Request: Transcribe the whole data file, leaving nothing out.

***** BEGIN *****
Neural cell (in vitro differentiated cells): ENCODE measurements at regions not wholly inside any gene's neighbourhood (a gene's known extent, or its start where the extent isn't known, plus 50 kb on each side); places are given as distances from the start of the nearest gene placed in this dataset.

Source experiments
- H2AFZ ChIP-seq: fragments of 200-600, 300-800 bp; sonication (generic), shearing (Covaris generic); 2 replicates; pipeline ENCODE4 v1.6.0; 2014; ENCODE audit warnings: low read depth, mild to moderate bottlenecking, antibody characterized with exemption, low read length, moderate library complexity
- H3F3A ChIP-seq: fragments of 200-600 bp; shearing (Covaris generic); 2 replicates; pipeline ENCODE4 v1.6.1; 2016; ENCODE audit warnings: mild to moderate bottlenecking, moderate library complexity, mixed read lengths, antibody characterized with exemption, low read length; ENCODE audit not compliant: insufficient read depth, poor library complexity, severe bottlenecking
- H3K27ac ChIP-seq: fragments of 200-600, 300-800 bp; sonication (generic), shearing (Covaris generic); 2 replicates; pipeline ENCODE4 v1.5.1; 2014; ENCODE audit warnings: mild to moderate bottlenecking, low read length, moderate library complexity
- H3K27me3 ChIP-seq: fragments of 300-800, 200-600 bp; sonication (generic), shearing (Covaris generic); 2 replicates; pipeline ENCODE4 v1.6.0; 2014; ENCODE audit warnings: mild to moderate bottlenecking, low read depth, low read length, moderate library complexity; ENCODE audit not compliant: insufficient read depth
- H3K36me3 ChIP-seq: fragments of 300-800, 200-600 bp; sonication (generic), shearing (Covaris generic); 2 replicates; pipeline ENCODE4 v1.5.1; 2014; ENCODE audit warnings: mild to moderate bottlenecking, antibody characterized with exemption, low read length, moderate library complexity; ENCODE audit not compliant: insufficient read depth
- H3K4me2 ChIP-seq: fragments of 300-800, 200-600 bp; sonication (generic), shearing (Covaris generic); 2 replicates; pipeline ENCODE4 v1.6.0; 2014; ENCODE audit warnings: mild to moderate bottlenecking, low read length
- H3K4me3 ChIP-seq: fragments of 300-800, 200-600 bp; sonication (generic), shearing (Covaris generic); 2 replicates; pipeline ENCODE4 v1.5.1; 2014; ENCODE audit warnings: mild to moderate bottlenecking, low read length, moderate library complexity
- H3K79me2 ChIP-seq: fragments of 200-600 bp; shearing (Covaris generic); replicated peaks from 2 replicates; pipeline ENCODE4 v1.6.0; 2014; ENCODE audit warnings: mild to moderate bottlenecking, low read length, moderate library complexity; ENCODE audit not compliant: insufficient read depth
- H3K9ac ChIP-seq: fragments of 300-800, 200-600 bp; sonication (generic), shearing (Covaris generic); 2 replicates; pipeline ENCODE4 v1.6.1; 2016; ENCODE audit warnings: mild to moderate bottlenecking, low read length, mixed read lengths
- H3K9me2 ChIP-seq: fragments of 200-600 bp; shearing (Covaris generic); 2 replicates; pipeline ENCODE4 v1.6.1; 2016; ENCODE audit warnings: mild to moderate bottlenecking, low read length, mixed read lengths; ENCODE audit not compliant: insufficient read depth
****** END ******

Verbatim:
Neural cell (in vitro differentiated cells): ENCODE measurements at regions not wholly inside any gene's neighbourhood (a gene's known extent, or its start where the extent isn't known, plus 50 kb on each side); places are given as distances from the start of the nearest gene placed in this dataset.

Source experiments
- H2AFZ ChIP-seq: fragments of 200-600, 300-800 bp; sonication (generic), shearing (Covaris generic); 2 replicates; pipeline ENCODE4 v1.6.0; 2014; ENCODE audit warnings: low read depth, mild to moderate bottlenecking, antibody characterized with exemption, low read length, moderate library complexity
- H3F3A ChIP-seq: fragments of 200-600 bp; shearing (Covaris generic); 2 replicates; pipeline ENCODE4 v1.6.1; 2016; ENCODE audit warnings: mild to moderate bottlenecking, moderate library complexity, mixed read lengths, antibody characterized with exemption, low read length; ENCODE audit not compliant: insufficient read depth, poor library complexity, severe bottlenecking
- H3K27ac ChIP-seq: fragments of 200-600, 300-800 bp; sonication (generic), shearing (Covaris generic); 2 replicates; pipeline ENCODE4 v1.5.1; 2014; ENCODE audit warnings: mild to moderate bottlenecking, low read length, moderate library complexity
- H3K27me3 ChIP-seq: fragments of 300-800, 200-600 bp; sonication (generic), shearing (Covaris generic); 2 replicates; pipeline ENCODE4 v1.6.0; 2014; ENCODE audit warnings: mild to moderate bottlenecking, low read depth, low read length, moderate library complexity; ENCODE audit not compliant: insufficient read depth
- H3K36me3 ChIP-seq: fragments of 300-800, 200-600 bp; sonication (generic), shearing (Covaris generic); 2 replicates; pipeline ENCODE4 v1.5.1; 2014; ENCODE audit warnings: mild to moderate bottlenecking, antibody characterized with exemption, low read length, moderate library complexity; ENCODE audit not compliant: insufficient read depth
- H3K4me2 ChIP-seq: fragments of 300-800, 200-600 bp; sonication (generic), shearing (Covaris generic); 2 replicates; pipeline ENCODE4 v1.6.0; 2014; ENCODE audit warnings: mild to moderate bottlenecking, low read length
- H3K4me3 ChIP-seq: fragments of 300-800, 200-600 bp; sonication (generic), shearing (Covaris generic); 2 replicates; pipeline ENCODE4 v1.5.1; 2014; ENCODE audit warnings: mild to moderate bottlenecking, low read length, moderate library complexity
- H3K79me2 ChIP-seq: fragments of 200-600 bp; shearing (Covaris generic); replicated peaks from 2 replicates; pipeline ENCODE4 v1.6.0; 2014; ENCODE audit warnings: mild to moderate bottlenecking, low read length, moderate library complexity; ENCODE audit not compliant: insufficient read depth
- H3K9ac ChIP-seq: fragments of 300-800, 200-600 bp; sonication (generic), shearing (Covaris generic); 2 replicates; pipeline ENCODE4 v1.6.1; 2016; ENCODE audit warnings: mild to moderate bottlenecking, low read length, mixed read lengths
- H3K9me2 ChIP-seq: fragments of 200-600 bp; shearing (Covaris generic); 2 replicates; pipeline ENCODE4 v1.6.1; 2016; ENCODE audit warnings: mild to moderate bottlenecking, low read length, mixed read lengths; ENCODE audit not compliant: insufficient read depth